The end truth about living in a city is it has to cater to your interests. If you’re into a sport, then having facilities and local clubs is a point that simply cannot be compromised. If your hobby is travel, you want easy access to the KTX, or an airport, or a heartland bus terminal (basically Daegu, Seoul, or Busan). If music, either the smallest, most serene city you can find with access to supply and repair shops or whichever has a large supply of young people: so the larger cities (Seoul again) OR one with a young demographic (probably Gwangju from my observations). If you’re catered to, then the city is perfect and don’t let anyone speak otherwise. If you’re not catered to (my present problem in Daejeon I must admit), then it may be time to get the heck out of Dodge.

    A sprawling metropolis or world-class capital will always give you something to do without having to seek it out, but that doesn’t necessarily make it any better to someone who knows what they want. To me, the only thing that makes a city universally unlivable is something that affects your health and wellbeing such as crime, racism, street violence, dangerous pollution levels, lack of catering to dietary needs or crappy water.

    • jt Reply

      I think that you hit the nail on the head. Years ago I was apart of a teacher orientation and there was this dude complaining about Ulsan like most of the commenters and I ask him like “did you go here, do this, meet this person, eat at this place join this club?” and his response was like “well…. not really…” Then I asked “why didn’t you start anything up like a club or a group?” he just looked at me blankly.

      See what photography can show is that other side of life in these cities. The unseen side of life that keeps people here for so long. You may not even know that your city may have the best ____ in Korea, you just have to go out and find it.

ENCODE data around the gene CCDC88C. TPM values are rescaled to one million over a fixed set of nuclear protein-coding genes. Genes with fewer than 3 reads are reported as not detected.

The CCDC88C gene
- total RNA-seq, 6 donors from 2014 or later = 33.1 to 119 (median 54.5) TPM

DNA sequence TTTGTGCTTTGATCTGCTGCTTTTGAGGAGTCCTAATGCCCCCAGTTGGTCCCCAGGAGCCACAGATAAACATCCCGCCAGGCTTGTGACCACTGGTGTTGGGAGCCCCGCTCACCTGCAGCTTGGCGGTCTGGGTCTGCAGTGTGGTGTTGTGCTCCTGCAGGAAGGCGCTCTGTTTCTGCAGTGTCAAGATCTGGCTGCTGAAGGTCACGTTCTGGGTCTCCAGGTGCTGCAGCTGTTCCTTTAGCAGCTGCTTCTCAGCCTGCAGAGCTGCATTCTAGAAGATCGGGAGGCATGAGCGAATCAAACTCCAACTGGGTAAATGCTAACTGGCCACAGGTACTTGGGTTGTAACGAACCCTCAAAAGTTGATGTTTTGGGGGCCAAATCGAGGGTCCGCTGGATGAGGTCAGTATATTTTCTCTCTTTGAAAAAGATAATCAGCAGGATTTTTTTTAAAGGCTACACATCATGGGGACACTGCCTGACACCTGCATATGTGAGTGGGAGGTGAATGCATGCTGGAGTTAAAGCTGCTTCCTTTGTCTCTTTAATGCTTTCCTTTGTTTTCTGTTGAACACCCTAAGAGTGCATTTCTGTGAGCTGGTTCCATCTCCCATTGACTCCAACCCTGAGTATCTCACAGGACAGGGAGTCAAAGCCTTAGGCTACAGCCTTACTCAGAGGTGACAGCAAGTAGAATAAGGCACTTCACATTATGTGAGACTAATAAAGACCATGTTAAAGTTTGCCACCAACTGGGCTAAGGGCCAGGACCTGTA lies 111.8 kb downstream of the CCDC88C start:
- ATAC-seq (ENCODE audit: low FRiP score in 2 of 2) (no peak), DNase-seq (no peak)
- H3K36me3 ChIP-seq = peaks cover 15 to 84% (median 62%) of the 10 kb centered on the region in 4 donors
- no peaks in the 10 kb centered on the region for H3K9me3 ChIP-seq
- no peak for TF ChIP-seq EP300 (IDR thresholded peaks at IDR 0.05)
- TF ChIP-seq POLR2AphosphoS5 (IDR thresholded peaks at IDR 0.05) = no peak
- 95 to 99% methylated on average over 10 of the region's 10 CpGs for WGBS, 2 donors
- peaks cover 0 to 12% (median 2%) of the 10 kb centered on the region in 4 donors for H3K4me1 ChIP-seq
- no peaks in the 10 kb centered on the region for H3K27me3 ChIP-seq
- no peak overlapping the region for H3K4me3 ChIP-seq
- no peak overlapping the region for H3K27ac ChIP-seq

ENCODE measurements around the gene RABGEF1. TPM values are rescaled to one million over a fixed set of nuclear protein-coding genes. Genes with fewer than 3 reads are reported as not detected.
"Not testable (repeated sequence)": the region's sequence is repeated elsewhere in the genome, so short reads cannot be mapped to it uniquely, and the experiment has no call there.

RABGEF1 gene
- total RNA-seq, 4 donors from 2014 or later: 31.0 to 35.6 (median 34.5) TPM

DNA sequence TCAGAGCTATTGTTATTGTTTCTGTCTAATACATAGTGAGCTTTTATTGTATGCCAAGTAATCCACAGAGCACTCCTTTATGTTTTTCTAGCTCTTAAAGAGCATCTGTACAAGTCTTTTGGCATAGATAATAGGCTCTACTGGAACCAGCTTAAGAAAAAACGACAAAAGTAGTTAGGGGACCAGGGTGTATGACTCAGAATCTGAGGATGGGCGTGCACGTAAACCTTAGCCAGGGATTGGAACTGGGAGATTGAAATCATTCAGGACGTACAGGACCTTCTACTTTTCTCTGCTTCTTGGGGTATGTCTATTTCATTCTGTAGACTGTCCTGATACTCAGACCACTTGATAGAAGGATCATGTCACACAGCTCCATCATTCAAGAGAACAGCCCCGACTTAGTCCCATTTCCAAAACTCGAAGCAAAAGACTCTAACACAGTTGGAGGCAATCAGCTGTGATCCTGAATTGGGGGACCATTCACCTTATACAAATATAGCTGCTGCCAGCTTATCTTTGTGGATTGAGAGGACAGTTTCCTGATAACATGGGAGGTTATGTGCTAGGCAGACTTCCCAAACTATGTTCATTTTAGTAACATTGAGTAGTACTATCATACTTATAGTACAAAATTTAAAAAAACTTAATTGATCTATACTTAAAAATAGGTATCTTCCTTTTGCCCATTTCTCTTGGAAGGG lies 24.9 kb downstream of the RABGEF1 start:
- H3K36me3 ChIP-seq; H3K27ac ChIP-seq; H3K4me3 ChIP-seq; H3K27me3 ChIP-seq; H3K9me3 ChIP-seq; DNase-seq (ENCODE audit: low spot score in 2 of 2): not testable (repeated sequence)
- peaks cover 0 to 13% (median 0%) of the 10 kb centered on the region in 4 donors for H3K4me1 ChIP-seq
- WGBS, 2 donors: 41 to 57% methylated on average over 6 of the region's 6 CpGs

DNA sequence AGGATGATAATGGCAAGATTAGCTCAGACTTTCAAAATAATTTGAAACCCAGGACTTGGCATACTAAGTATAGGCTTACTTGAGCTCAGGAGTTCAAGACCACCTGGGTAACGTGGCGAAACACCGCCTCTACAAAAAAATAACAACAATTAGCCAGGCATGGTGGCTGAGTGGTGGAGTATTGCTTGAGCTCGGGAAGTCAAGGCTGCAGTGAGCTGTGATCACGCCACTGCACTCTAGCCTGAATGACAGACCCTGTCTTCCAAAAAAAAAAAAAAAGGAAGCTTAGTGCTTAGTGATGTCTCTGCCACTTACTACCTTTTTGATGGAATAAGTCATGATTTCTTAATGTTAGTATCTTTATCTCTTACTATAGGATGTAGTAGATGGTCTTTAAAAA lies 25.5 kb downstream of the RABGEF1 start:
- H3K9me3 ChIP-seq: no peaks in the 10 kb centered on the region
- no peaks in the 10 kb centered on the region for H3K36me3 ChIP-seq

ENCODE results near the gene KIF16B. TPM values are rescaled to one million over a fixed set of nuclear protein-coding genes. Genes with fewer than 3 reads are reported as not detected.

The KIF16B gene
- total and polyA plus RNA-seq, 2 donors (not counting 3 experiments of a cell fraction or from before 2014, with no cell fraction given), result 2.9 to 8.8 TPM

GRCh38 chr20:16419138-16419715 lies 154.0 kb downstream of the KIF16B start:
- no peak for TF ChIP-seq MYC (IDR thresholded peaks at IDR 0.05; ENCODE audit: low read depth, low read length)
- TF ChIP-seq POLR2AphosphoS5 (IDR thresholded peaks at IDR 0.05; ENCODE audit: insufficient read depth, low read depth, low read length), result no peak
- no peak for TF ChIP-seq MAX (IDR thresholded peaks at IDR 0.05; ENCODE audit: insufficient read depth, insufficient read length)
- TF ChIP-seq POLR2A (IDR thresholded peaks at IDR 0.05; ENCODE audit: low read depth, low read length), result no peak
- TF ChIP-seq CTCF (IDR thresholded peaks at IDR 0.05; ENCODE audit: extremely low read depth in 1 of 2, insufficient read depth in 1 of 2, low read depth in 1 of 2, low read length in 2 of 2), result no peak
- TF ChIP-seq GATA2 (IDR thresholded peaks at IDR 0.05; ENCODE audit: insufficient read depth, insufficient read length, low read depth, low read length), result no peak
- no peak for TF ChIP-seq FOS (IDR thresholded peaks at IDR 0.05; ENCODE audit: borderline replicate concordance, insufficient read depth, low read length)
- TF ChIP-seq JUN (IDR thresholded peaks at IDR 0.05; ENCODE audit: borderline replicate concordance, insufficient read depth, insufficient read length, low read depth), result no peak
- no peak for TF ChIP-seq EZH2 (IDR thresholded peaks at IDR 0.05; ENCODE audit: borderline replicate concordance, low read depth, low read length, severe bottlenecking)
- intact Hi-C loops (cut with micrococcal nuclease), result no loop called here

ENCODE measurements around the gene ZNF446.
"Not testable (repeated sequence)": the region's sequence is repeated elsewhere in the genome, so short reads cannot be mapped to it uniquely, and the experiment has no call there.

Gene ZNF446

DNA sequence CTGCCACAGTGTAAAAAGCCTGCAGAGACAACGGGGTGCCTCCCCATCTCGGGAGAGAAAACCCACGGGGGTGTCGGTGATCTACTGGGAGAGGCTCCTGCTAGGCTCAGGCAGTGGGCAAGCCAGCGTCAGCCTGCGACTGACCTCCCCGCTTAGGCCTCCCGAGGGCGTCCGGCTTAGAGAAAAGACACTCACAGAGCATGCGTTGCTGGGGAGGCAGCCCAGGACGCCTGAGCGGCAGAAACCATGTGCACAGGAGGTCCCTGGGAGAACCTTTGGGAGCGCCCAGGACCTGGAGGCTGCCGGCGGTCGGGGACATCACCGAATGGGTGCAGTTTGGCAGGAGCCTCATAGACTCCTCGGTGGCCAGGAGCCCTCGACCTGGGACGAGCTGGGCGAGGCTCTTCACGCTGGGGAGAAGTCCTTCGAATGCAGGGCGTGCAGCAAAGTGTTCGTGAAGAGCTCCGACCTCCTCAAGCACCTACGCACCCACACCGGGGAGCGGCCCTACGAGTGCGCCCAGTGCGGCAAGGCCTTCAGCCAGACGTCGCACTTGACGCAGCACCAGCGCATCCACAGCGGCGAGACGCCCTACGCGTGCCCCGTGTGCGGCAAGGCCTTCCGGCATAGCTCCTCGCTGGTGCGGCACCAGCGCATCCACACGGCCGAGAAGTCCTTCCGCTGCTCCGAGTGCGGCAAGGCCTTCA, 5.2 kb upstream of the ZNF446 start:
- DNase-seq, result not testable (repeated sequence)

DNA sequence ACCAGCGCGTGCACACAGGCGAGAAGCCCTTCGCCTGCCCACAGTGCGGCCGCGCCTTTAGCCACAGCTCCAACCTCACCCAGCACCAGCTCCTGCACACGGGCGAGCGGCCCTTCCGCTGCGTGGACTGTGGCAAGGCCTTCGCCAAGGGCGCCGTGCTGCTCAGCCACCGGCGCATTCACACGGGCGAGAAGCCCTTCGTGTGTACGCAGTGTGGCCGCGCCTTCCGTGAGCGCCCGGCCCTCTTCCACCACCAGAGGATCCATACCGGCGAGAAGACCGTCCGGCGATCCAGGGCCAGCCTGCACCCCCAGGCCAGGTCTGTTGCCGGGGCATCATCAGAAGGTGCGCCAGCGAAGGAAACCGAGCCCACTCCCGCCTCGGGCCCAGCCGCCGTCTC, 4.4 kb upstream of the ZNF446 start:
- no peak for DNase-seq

For Ulsan, it has a world cup stadium, k-league soccer and basketball, a KTX station along with trains and busses to everywhere. The river side and beaches are amazing and not to mention the mountains. Also it is close to everything.

      Paul I am impressed with your insight and I totally appreciate the comments so far!

  4. Traveling Hawk Reply

    My answer to your question is definitely, YES!

    You have wonderful pictures here. If I would have more time in Korea, I would go to know this town, only judging after them.

  5. Mags Reply

    I was in Ulsan on and off for 2 years and loved it. I loved that it wasn’t so popular; was amazed and in awe of the huge scale of the industry (HHI yards and the car plant). As you say, with the beautiful mountains all around, it seemed to add to its beauty. Going to lots of different local restaurants and making friends with the owners was a wonderful experience (still keep in touch with some of them!). I know not for everyone, but I would go back there in an instant.